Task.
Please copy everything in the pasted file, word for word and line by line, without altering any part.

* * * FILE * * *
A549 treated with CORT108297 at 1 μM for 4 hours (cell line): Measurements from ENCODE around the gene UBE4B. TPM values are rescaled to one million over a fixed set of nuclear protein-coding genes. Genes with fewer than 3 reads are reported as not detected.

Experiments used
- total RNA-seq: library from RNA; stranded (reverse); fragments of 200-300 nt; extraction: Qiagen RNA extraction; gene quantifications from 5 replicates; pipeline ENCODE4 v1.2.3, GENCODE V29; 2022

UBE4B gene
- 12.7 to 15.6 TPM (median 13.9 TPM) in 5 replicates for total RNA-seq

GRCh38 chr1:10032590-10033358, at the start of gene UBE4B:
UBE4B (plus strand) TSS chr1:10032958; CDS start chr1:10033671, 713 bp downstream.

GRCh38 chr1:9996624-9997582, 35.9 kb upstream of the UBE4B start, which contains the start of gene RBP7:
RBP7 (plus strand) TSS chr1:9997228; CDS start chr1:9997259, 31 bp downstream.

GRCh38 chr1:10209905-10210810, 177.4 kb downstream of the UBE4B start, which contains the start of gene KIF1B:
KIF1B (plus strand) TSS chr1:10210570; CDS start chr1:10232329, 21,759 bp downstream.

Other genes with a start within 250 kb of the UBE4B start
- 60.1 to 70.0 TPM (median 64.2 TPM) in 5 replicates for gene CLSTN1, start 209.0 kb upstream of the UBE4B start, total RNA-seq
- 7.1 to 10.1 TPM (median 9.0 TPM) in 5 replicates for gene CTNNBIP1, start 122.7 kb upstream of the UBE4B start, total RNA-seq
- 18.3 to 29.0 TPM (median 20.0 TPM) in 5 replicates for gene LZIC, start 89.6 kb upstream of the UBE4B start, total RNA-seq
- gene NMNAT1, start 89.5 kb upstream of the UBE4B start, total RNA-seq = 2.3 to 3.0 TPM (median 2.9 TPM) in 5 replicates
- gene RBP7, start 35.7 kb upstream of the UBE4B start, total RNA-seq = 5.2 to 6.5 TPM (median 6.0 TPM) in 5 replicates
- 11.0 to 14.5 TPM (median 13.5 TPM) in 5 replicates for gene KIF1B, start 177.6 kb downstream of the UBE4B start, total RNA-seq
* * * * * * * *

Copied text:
A549 treated with CORT108297 at 1 μM for 4 hours (cell line): Measurements from ENCODE around the gene UBE4B. TPM values are rescaled to one million over a fixed set of nuclear protein-coding genes. Genes with fewer than 3 reads are reported as not detected.

Experiments used
- total RNA-seq: library from RNA; stranded (reverse); fragments of 200-300 nt; extraction: Qiagen RNA extraction; gene quantifications from 5 replicates; pipeline ENCODE4 v1.2.3, GENCODE V29; 2022

UBE4B gene
- 12.7 to 15.6 TPM (median 13.9 TPM) in 5 replicates for total RNA-seq

GRCh38 chr1:10032590-10033358, at the start of gene UBE4B:
UBE4B (plus strand) TSS chr1:10032958; CDS start chr1:10033671, 713 bp downstream.

GRCh38 chr1:9996624-9997582, 35.9 kb upstream of the UBE4B start, which contains the start of gene RBP7:
RBP7 (plus strand) TSS chr1:9997228; CDS start chr1:9997259, 31 bp downstream.

GRCh38 chr1:10209905-10210810, 177.4 kb downstream of the UBE4B start, which contains the start of gene KIF1B:
KIF1B (plus strand) TSS chr1:10210570; CDS start chr1:10232329, 21,759 bp downstream.

Other genes with a start within 250 kb of the UBE4B start
- 60.1 to 70.0 TPM (median 64.2 TPM) in 5 replicates for gene CLSTN1, start 209.0 kb upstream of the UBE4B start, total RNA-seq
- 7.1 to 10.1 TPM (median 9.0 TPM) in 5 replicates for gene CTNNBIP1, start 122.7 kb upstream of the UBE4B start, total RNA-seq
- 18.3 to 29.0 TPM (median 20.0 TPM) in 5 replicates for gene LZIC, start 89.6 kb upstream of the UBE4B start, total RNA-seq
- gene NMNAT1, start 89.5 kb upstream of the UBE4B start, total RNA-seq = 2.3 to 3.0 TPM (median 2.9 TPM) in 5 replicates
- gene RBP7, start 35.7 kb upstream of the UBE4B start, total RNA-seq = 5.2 to 6.5 TPM (median 6.0 TPM) in 5 replicates
- 11.0 to 14.5 TPM (median 13.5 TPM) in 5 replicates for gene KIF1B, start 177.6 kb downstream of the UBE4B start, total RNA-seq